When I tell people that fast-food restaurants have come to dominate the noncompete league-tables, they’re aghast, and then they often say something like “I can understand using noncompetes to protect proprietary company information in knowledge-intensive industries like tech, but fast food?”

The thing is, we know for a fact that knowledge-intensive tech industries absolutely don’t need noncompetes. The most successful tech companies in the history of the world are headquartered in a state where noncompetes are outlawed. If noncompetes had been legal in California, then Mountain View would have been the silicon transistor’s graveyard, not its birthplace.

Shockley’s founding employees consisted of nearly every person in the world who understood silicon transistors and was qualified to make one — if he’d been able to bind them with noncompetes, they’d have had to choose between being chained to his deranged, racist ass for years, or changing fields.

Noncompetes allow bad people with good ideas to create roach-motels for smart people who might execute them — talent checks in, but it doesn’t check out.

Silicon Valley’s meteoric, noncompete-free rise to global dominance demonstrates the importance of making policy based on societal needs. If you believe in the singular genius and heroic vision of corporate founders, noncompetes sound like terrible policy: how will you lure the Business Heroes to your state if they can’t keep their ex-employees from “stealing” the know-how and skills the company’s founder generously allowed them to acquire?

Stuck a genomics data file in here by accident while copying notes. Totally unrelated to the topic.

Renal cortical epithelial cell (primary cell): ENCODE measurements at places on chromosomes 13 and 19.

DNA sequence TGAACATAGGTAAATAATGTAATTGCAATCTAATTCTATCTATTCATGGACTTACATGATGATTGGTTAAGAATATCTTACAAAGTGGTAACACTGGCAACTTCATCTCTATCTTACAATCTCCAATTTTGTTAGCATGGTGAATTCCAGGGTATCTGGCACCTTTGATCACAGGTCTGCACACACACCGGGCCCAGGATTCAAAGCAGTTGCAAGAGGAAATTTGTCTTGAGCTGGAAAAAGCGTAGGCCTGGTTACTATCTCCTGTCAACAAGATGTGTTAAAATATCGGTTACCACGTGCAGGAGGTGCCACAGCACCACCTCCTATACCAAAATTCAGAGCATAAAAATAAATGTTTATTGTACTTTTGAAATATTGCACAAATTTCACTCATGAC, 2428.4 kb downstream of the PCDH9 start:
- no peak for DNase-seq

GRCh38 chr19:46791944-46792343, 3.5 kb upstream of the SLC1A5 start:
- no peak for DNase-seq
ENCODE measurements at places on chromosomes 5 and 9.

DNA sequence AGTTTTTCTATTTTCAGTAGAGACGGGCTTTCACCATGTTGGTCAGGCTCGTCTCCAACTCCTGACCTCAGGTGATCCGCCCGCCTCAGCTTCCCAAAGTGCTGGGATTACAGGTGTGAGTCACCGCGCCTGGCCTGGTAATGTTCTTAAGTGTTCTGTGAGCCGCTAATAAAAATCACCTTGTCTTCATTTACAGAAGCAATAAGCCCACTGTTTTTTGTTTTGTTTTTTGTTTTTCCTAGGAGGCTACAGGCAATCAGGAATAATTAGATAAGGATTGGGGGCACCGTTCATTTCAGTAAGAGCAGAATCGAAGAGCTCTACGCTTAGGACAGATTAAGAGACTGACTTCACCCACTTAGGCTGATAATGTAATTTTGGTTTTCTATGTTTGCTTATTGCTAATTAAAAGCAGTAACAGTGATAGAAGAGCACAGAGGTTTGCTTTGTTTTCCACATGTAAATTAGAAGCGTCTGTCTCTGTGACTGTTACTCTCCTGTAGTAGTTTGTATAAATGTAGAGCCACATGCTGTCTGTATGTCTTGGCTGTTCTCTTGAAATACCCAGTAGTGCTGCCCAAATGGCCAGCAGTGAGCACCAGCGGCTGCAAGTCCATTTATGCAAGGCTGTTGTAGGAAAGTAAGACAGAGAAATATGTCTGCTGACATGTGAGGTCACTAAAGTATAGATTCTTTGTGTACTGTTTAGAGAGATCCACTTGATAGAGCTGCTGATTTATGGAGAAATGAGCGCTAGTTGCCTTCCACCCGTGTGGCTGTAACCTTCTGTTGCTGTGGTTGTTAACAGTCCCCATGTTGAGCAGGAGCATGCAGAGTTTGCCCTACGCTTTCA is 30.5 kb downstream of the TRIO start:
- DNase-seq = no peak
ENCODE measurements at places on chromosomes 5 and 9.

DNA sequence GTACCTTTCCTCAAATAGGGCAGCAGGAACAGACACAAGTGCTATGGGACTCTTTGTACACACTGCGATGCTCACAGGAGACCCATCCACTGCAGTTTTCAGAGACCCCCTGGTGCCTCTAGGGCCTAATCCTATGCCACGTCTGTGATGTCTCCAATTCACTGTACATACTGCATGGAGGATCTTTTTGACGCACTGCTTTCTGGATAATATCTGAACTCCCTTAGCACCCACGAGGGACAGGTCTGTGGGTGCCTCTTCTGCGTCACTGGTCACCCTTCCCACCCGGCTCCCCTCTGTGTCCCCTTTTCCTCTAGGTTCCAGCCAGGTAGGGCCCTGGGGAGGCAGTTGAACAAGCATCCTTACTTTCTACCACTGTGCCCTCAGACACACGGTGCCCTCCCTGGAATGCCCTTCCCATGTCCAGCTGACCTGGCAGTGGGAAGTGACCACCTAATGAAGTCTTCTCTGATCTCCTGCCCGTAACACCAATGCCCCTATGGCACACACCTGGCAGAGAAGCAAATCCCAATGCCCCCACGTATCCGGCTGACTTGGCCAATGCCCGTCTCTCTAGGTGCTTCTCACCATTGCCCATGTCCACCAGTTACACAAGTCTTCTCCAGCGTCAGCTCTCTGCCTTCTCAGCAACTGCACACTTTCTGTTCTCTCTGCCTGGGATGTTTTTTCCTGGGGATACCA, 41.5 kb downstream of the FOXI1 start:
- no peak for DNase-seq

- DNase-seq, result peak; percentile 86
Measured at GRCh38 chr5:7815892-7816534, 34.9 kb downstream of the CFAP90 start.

If, on the other hand, you believe that good ideas show up repeatedly when the moment is right, then it’s more important to ensure that good ideas and good people can find each other and make stuff happen.

In Kevin Kelly’s 2010 book What Technology Wants, Kelly describes something he calls “the adjacent possible”: new inventions appear when the underlying technologies they require are widely available. Lots of people thought of helicopter-like inventions for hundreds of years, but no one invented a helicopter until engines, materials, and aerodynamics had advanced to the point to make them practical, and then lots of people invented helicopters more-or-less simultaneously.

The adjacent possible means that Business Heroes aren’t singular visionaries, they’re just people who happen to be in the right place at the right time, and nothing about that guarantees that they can turn their ideas into working inventions that benefit the world (or their investors, for that matter).

The US has had a robust Federal trade secrets law since 2016. Patents and copyrights date back to the nation’s founding in 1776. Businesses have no shortage of tools for preventing ex-employees from “misappropriating” knowledge when they go to work for a rival. Silicon Valley proves that employers can thrive even if they don’t get the right to ruin their ex-employees’ careers.

No employer should have that right. Not a Silicon Valley company offering millions in stock options, and certainly not a fast-food joint paying the federal tipped minimum wage of $2.13/hour.